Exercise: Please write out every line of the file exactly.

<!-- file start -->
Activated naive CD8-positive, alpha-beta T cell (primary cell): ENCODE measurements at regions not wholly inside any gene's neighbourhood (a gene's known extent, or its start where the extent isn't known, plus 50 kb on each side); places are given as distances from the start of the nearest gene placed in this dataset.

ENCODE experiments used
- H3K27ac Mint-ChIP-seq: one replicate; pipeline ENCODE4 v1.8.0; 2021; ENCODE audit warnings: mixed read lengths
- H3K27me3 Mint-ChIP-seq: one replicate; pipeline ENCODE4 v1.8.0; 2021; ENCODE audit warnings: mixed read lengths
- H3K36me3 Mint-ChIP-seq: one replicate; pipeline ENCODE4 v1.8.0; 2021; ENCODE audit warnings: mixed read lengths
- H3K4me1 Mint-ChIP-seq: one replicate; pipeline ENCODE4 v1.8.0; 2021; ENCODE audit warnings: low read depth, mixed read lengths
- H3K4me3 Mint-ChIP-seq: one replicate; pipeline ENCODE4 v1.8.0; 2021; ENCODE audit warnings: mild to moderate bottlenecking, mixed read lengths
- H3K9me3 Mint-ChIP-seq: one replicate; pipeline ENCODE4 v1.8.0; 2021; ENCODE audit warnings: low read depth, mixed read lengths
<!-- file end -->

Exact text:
Activated naive CD8-positive, alpha-beta T cell (primary cell): ENCODE measurements at regions not wholly inside any gene's neighbourhood (a gene's known extent, or its start where the extent isn't known, plus 50 kb on each side); places are given as distances from the start of the nearest gene placed in this dataset.

ENCODE experiments used
- H3K27ac Mint-ChIP-seq: one replicate; pipeline ENCODE4 v1.8.0; 2021; ENCODE audit warnings: mixed read lengths
- H3K27me3 Mint-ChIP-seq: one replicate; pipeline ENCODE4 v1.8.0; 2021; ENCODE audit warnings: mixed read lengths
- H3K36me3 Mint-ChIP-seq: one replicate; pipeline ENCODE4 v1.8.0; 2021; ENCODE audit warnings: mixed read lengths
- H3K4me1 Mint-ChIP-seq: one replicate; pipeline ENCODE4 v1.8.0; 2021; ENCODE audit warnings: low read depth, mixed read lengths
- H3K4me3 Mint-ChIP-seq: one replicate; pipeline ENCODE4 v1.8.0; 2021; ENCODE audit warnings: mild to moderate bottlenecking, mixed read lengths
- H3K9me3 Mint-ChIP-seq: one replicate; pipeline ENCODE4 v1.8.0; 2021; ENCODE audit warnings: low read depth, mixed read lengths